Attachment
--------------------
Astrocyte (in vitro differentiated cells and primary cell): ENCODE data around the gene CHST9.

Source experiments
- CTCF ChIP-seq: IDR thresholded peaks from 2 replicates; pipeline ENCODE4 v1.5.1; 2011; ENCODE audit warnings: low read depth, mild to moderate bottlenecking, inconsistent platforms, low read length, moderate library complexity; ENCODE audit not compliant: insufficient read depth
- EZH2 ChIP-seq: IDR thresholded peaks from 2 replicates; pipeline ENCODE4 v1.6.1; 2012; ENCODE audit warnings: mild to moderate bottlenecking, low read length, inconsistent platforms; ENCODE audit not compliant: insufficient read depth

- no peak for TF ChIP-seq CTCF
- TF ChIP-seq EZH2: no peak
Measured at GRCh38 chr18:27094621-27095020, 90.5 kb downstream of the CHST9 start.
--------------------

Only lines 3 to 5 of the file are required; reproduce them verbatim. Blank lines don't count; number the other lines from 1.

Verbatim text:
- CTCF ChIP-seq: IDR thresholded peaks from 2 replicates; pipeline ENCODE4 v1.5.1; 2011; ENCODE audit warnings: low read depth, mild to moderate bottlenecking, inconsistent platforms, low read length, moderate library complexity; ENCODE audit not compliant: insufficient read depth
- EZH2 ChIP-seq: IDR thresholded peaks from 2 replicates; pipeline ENCODE4 v1.6.1; 2012; ENCODE audit warnings: mild to moderate bottlenecking, low read length, inconsistent platforms; ENCODE audit not compliant: insufficient read depth

- no peak for TF ChIP-seq CTCF